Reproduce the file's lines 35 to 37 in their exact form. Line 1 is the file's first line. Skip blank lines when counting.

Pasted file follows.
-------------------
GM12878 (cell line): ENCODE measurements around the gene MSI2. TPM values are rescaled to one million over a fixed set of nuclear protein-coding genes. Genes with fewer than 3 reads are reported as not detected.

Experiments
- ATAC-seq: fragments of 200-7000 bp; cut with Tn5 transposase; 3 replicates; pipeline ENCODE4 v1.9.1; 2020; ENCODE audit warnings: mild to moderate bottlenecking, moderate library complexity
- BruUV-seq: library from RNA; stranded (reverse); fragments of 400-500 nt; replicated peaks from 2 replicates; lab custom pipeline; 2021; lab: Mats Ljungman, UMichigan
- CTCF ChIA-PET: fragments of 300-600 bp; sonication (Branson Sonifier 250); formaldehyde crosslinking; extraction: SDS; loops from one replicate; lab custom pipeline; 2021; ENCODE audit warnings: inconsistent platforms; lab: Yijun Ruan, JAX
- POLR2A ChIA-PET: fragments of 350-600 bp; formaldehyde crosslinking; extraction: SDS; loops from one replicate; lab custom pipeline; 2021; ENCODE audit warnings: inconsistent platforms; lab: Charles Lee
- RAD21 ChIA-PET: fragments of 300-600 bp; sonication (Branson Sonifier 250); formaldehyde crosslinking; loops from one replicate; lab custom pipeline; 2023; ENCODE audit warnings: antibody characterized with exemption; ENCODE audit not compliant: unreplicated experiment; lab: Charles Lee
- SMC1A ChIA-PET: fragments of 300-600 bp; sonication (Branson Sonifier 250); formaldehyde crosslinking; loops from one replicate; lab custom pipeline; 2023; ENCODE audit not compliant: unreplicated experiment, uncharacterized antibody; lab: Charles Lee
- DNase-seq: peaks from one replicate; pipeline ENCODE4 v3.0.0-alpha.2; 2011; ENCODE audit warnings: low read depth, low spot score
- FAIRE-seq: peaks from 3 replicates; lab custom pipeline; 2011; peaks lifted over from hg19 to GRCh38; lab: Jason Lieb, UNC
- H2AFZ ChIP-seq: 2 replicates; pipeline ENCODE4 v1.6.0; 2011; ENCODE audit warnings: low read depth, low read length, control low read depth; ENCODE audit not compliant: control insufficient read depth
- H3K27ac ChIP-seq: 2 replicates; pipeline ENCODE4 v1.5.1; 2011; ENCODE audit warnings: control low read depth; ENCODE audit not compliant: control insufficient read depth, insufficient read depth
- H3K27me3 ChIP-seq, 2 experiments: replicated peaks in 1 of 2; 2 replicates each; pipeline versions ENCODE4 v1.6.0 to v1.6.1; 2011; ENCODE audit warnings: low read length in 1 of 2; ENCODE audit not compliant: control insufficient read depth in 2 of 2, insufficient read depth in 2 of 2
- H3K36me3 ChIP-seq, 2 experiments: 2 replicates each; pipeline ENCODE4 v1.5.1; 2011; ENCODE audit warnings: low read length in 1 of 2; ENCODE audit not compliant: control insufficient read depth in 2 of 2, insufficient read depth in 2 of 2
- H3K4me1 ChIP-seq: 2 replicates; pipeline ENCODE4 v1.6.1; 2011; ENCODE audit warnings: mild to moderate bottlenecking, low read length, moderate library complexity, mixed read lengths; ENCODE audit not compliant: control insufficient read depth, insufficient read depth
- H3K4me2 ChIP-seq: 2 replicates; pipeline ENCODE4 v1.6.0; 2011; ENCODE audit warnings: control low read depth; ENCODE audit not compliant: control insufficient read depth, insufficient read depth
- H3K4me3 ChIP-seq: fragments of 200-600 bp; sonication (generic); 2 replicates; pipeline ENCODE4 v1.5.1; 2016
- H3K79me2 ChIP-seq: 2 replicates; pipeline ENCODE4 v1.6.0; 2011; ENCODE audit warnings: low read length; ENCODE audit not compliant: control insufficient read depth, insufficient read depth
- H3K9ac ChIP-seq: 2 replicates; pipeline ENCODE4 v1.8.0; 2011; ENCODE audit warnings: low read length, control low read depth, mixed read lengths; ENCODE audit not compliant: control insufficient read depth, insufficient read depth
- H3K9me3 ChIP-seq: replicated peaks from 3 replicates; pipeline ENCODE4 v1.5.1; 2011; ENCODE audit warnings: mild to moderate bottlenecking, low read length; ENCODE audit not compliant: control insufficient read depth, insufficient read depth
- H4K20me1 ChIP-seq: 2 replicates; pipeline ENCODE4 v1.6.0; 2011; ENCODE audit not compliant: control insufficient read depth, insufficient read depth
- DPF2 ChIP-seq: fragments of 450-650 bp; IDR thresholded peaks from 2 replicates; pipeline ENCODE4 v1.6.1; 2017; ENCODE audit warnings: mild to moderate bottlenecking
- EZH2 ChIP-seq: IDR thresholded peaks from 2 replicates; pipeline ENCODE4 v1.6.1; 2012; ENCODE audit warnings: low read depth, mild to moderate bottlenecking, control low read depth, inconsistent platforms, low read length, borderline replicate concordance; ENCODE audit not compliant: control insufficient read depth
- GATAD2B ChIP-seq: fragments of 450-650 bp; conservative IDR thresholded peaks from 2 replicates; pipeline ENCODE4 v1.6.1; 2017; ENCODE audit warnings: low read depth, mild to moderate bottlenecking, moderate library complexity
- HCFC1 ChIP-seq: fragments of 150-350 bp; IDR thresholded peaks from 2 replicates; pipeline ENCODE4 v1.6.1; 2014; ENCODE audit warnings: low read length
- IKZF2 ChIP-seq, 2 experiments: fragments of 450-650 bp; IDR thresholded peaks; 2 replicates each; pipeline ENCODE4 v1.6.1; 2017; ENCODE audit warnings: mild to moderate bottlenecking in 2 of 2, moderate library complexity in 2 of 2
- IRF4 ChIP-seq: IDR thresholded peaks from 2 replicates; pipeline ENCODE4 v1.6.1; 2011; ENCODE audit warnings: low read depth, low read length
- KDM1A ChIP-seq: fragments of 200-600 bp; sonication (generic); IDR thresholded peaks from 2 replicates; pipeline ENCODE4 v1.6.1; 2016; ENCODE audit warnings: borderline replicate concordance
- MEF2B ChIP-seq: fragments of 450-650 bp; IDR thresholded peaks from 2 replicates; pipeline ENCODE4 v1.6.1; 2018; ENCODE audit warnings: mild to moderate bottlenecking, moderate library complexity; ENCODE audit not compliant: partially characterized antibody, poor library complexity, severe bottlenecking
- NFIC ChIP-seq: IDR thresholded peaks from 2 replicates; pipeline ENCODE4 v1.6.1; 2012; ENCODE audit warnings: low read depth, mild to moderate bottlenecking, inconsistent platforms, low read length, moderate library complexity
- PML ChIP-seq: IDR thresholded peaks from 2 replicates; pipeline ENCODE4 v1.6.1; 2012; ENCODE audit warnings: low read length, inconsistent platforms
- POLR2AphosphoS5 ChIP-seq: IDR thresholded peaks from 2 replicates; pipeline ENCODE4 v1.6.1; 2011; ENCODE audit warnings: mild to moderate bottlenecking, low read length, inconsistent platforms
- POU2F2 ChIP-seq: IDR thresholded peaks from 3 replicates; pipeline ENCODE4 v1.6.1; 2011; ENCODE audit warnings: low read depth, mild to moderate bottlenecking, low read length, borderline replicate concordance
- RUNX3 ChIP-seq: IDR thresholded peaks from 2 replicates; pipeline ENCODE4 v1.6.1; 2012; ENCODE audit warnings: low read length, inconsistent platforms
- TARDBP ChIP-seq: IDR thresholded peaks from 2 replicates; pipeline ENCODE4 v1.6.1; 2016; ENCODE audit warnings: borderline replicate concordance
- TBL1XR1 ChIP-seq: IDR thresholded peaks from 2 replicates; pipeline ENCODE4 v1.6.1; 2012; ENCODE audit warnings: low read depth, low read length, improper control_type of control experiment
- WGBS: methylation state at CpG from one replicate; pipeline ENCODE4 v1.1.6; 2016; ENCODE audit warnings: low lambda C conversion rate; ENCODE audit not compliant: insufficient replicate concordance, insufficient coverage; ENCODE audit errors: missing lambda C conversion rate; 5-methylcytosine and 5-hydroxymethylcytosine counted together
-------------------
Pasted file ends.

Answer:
- TARDBP ChIP-seq: IDR thresholded peaks from 2 replicates; pipeline ENCODE4 v1.6.1; 2016; ENCODE audit warnings: borderline replicate concordance
- TBL1XR1 ChIP-seq: IDR thresholded peaks from 2 replicates; pipeline ENCODE4 v1.6.1; 2012; ENCODE audit warnings: low read depth, low read length, improper control_type of control experiment
- WGBS: methylation state at CpG from one replicate; pipeline ENCODE4 v1.1.6; 2016; ENCODE audit warnings: low lambda C conversion rate; ENCODE audit not compliant: insufficient replicate concordance, insufficient coverage; ENCODE audit errors: missing lambda C conversion rate; 5-methylcytosine and 5-hydroxymethylcytosine counted together